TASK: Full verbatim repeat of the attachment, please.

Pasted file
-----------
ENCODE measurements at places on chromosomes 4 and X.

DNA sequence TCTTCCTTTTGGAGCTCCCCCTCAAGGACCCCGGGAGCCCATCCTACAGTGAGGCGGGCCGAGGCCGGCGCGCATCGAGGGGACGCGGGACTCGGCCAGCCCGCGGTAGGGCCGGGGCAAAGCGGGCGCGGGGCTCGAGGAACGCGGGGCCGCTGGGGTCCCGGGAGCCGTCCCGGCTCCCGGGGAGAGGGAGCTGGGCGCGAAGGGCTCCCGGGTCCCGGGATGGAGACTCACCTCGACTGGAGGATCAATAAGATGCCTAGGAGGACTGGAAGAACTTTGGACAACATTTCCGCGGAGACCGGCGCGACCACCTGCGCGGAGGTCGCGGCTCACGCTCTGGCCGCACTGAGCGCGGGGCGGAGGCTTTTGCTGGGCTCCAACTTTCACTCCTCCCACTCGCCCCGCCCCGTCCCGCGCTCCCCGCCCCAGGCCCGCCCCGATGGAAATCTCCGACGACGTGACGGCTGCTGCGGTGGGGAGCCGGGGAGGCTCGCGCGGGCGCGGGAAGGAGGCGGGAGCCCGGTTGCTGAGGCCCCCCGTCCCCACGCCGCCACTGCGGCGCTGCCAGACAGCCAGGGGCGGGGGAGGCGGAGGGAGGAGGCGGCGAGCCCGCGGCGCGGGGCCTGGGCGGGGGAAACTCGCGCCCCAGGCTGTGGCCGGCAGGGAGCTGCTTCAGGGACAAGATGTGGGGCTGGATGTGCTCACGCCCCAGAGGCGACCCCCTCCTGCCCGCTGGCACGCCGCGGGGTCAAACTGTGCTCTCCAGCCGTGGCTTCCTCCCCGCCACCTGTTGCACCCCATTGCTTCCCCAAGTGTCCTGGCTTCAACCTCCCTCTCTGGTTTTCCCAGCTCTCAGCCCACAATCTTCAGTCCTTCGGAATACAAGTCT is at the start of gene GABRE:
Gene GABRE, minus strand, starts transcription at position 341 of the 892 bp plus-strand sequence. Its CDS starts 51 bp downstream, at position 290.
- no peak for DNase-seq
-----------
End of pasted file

ENCODE measurements at places on chromosomes 4 and X.

DNA sequence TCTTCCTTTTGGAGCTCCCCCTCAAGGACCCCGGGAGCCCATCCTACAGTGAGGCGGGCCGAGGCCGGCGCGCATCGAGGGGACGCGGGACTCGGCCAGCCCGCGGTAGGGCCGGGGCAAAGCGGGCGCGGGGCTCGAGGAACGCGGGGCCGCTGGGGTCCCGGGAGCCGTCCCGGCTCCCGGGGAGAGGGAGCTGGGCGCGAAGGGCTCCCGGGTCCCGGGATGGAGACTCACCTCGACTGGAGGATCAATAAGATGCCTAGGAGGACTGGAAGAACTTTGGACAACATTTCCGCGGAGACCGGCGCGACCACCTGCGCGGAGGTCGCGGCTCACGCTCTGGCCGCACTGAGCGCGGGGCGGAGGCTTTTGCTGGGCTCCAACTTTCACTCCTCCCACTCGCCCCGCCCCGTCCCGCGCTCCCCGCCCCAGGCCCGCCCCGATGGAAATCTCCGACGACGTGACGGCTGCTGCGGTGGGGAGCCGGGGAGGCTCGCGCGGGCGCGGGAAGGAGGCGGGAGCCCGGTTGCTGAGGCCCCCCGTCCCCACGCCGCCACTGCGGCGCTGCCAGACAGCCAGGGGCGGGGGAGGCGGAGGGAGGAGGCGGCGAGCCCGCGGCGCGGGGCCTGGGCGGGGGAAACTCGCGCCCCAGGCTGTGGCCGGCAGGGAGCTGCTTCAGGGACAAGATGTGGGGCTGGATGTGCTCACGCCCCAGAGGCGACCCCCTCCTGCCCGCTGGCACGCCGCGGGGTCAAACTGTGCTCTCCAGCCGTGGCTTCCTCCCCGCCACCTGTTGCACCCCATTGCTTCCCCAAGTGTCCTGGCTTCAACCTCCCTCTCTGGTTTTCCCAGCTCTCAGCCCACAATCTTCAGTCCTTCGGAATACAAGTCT is at the start of gene GABRE:
Gene GABRE, minus strand, starts transcription at position 341 of the 892 bp plus-strand sequence. Its CDS starts 51 bp downstream, at position 290.
- no peak for DNase-seq